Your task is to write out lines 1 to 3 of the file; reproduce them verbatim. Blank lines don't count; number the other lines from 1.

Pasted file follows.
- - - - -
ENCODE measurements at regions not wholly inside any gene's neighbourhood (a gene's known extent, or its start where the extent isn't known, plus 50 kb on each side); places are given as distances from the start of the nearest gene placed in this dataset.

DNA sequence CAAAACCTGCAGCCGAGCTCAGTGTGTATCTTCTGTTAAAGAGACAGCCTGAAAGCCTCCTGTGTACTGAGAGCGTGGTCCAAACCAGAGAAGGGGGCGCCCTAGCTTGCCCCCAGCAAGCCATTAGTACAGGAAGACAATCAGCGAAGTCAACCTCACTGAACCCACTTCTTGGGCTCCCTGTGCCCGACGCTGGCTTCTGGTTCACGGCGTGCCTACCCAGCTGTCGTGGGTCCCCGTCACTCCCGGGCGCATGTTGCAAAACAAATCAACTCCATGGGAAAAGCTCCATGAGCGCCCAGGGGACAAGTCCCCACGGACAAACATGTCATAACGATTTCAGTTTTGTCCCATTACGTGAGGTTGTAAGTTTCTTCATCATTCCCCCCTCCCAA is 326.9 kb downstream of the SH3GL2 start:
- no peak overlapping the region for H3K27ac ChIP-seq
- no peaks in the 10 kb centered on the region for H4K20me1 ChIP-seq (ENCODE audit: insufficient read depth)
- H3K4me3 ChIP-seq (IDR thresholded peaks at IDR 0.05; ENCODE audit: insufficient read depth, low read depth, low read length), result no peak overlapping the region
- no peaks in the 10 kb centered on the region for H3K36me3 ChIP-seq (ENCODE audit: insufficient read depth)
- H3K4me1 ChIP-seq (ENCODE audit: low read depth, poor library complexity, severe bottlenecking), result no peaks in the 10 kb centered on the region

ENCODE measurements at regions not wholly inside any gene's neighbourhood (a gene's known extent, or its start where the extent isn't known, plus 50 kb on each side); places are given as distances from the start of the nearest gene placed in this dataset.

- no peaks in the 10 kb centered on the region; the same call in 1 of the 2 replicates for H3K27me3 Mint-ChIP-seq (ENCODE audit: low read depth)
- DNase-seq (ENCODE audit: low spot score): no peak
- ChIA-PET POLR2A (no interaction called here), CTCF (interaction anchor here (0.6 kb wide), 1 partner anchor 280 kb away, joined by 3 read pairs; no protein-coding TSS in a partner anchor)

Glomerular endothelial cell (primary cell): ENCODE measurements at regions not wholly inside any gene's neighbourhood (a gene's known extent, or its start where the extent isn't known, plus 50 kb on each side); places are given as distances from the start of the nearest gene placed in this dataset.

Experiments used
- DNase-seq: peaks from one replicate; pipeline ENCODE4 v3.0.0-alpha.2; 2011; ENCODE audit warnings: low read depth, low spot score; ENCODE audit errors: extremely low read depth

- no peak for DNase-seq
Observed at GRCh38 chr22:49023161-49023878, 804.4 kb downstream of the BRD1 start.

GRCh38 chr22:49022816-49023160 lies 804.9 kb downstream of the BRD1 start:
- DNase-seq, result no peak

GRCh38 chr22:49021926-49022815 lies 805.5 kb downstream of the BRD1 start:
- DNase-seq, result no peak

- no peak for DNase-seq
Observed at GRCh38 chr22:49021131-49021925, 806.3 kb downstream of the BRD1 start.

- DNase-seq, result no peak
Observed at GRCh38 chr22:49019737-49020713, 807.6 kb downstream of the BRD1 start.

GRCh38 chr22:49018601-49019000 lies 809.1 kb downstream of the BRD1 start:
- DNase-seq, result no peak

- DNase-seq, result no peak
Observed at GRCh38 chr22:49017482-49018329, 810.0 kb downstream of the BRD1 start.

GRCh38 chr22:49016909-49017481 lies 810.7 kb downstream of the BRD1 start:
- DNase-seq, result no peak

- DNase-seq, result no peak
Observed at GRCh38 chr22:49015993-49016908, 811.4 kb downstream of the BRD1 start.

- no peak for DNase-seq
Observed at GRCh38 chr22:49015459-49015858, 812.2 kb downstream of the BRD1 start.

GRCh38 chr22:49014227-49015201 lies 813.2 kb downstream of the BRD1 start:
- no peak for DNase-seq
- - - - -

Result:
ENCODE measurements at regions not wholly inside any gene's neighbourhood (a gene's known extent, or its start where the extent isn't known, plus 50 kb on each side); places are given as distances from the start of the nearest gene placed in this dataset.

DNA sequence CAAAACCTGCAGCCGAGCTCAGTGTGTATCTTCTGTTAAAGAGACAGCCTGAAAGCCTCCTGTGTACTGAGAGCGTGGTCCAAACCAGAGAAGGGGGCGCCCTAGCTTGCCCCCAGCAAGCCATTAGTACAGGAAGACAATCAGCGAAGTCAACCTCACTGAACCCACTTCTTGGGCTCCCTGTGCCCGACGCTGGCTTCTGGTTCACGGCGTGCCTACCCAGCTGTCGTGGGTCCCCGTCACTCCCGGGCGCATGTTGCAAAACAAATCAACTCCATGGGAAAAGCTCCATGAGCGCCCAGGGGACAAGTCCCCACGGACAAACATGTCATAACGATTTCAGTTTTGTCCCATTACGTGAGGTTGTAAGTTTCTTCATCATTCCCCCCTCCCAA is 326.9 kb downstream of the SH3GL2 start:
- no peak overlapping the region for H3K27ac ChIP-seq